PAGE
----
For three hours, more than 4,000 shareholders had flung a barrage of accusations, insults and complaints at the besieged directors. Giordano refused to be riled, politely batting back reasoned, if uninspired, replies to incensed shareholders.
But the mood, hostile at the start, was becoming revolutionary. By the time Ken Livingstone, the Labour MP and former chairman of the Greater London Council, got to the head of the questioners' queue, many shareholders were cheering him on and baying for blood.
Giordano's fellow directors, meanwhile, were not going down well. Cedric Brown, the chief executive at the heart of the pay row, was pugnacious and came close to losing his temper after being accused of misleading Parliament. Several of the non-executive directors, asked to justify their re-election to the board, put up feeble performances. The shareholders scented a rout.
It was Giordano who saved the day for his 13 fellow directors. By constantly pushing the meeting forward, by politely cutting out persistent questioners, by conveniently mishearing or misunderstanding points of order, he kept the barque from the rocks. And on that potentially lethal no-confidence motion, he called a company lawyer to the podium to explain to shareholders how, alas, a vote wouldn't be within the rules.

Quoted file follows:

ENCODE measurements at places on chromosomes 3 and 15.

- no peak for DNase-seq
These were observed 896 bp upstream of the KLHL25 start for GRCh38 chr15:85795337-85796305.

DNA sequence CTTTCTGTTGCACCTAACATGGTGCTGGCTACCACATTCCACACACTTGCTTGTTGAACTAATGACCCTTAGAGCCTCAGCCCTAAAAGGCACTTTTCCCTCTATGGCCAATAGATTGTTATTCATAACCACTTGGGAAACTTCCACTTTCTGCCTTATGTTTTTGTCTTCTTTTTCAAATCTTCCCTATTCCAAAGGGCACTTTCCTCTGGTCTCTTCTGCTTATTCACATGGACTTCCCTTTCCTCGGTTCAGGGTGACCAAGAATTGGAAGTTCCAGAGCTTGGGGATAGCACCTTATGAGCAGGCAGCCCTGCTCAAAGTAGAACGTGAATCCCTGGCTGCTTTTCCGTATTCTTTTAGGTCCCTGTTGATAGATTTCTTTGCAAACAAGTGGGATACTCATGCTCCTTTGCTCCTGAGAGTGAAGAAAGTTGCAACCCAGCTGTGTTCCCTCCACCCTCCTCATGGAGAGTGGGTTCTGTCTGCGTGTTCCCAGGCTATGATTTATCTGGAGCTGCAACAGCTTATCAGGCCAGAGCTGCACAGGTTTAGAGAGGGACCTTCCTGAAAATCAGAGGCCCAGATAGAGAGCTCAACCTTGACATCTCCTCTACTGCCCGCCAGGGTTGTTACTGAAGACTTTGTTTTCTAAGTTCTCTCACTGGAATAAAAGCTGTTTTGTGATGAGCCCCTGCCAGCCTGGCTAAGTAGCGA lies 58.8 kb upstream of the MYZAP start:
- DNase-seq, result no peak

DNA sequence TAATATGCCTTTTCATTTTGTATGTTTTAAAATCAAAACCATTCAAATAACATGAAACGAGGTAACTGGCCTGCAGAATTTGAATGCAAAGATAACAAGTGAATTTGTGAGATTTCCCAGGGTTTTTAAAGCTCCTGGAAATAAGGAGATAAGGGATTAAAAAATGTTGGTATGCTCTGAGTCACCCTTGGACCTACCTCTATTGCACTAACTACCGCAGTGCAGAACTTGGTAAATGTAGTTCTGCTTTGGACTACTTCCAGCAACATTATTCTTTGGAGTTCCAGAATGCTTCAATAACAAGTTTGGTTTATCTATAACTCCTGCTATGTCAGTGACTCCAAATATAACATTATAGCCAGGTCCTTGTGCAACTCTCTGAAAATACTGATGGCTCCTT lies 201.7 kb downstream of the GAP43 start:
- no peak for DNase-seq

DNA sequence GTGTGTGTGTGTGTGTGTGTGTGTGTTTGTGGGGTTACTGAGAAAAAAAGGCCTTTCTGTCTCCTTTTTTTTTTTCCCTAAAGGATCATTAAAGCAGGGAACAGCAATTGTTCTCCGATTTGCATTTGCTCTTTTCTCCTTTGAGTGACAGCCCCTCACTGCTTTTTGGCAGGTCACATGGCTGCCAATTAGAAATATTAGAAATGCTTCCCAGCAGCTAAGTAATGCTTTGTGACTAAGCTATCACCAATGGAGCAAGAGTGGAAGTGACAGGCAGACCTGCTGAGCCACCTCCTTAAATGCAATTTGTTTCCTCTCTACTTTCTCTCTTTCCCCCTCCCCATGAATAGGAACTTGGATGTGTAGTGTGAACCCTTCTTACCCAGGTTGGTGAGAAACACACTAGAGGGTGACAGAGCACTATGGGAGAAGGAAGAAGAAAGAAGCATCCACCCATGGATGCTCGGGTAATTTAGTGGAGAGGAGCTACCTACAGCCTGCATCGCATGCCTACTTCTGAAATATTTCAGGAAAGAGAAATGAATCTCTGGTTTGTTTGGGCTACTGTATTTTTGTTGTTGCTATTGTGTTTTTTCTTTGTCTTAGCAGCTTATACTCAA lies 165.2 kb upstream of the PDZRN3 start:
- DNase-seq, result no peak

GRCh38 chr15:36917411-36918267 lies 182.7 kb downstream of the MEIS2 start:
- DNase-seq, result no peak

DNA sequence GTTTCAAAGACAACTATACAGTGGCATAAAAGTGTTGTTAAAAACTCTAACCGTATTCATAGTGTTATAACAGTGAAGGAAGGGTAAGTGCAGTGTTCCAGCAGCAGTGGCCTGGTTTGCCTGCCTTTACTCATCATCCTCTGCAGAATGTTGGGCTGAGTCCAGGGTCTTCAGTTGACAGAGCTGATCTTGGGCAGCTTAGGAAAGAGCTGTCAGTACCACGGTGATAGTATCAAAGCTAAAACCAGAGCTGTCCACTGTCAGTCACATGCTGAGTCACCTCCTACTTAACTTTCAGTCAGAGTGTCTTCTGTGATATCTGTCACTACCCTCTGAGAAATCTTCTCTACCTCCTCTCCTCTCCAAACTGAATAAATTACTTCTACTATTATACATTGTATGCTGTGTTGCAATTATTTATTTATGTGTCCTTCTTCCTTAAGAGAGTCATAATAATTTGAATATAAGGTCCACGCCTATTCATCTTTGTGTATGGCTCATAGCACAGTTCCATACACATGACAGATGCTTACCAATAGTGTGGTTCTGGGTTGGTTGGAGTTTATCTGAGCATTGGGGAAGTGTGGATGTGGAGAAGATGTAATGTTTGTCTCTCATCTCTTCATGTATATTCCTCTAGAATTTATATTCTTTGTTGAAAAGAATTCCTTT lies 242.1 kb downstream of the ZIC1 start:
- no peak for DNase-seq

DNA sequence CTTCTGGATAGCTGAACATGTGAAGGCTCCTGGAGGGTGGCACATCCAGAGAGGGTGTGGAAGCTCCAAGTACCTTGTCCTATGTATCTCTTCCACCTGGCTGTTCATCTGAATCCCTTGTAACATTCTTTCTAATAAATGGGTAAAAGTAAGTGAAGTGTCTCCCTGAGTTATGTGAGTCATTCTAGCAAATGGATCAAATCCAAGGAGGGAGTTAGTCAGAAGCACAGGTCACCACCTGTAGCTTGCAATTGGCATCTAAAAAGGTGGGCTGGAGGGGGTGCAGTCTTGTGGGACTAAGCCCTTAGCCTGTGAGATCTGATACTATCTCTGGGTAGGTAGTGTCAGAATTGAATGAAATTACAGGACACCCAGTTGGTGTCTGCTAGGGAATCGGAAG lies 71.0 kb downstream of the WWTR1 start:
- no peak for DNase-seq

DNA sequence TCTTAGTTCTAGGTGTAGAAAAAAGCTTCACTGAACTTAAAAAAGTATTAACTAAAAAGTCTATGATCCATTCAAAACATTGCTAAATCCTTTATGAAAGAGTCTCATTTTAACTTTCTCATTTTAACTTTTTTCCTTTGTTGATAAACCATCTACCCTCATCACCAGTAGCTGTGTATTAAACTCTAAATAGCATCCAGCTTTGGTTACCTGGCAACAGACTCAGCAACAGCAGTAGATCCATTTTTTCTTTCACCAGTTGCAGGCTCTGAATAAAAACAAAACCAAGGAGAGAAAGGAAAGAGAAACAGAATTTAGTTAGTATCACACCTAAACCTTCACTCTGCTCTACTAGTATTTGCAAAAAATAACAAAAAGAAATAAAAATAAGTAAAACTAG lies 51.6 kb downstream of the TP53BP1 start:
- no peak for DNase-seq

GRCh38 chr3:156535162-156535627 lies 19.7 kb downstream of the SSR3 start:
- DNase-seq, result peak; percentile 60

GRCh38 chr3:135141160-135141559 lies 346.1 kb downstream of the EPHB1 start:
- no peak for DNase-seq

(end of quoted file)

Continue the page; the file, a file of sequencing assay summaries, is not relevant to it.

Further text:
American-born Giordano - fixer, diplomat, confidant and adviser in half a dozen British boardrooms - was once again earning his colossal fees. Without him at the helm, it is quite possible the meeting would have ended in a dramatically different fashion.
It is those director's fees, of course, that have constantly put Giordano under the spotlight. In the early 1980s he repeatedly hit the front pages of the tabloids as Britain's highest-paid director. His yacht, his Cadogan Square flat, his Rolls-Royce Corniche all came under the spotlight.
His blase attitude to the sums paid to him and other senior managers have always made him great for a soundbite. Even after he was overtaken as Britain's highest-paid executive by Sir Ralph Halpern, then of Burton, he continued to attract media interest.